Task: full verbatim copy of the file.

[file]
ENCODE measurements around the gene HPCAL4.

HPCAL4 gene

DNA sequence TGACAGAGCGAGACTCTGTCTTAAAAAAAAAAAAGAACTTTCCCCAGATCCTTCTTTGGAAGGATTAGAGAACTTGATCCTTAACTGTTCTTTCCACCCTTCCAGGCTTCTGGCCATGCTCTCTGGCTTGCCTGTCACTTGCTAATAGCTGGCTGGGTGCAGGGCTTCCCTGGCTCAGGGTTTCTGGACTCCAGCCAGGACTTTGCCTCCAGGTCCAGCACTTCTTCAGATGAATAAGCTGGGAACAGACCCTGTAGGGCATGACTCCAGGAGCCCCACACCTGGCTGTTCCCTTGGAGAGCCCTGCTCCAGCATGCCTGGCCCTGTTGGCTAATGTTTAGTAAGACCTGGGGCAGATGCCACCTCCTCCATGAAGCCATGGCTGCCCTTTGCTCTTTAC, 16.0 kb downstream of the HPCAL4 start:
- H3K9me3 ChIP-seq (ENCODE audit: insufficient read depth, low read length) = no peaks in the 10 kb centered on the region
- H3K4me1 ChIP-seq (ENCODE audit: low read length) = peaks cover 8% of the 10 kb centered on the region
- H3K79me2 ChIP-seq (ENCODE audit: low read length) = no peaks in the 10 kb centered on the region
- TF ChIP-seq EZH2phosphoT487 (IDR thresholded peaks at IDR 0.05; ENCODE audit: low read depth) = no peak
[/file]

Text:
ENCODE measurements around the gene HPCAL4.

HPCAL4 gene

DNA sequence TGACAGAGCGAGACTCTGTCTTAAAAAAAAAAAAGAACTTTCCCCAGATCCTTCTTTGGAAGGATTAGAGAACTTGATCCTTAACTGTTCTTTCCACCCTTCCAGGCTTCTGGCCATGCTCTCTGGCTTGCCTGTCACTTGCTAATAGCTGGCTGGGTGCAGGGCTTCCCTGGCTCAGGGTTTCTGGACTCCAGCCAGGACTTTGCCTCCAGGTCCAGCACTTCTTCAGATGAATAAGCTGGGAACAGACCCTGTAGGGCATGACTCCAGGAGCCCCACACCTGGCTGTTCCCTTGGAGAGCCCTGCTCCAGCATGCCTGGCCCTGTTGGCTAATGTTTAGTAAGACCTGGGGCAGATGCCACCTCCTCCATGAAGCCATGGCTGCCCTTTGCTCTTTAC, 16.0 kb downstream of the HPCAL4 start:
- H3K9me3 ChIP-seq (ENCODE audit: insufficient read depth, low read length) = no peaks in the 10 kb centered on the region
- H3K4me1 ChIP-seq (ENCODE audit: low read length) = peaks cover 8% of the 10 kb centered on the region
- H3K79me2 ChIP-seq (ENCODE audit: low read length) = no peaks in the 10 kb centered on the region
- TF ChIP-seq EZH2phosphoT487 (IDR thresholded peaks at IDR 0.05; ENCODE audit: low read depth) = no peak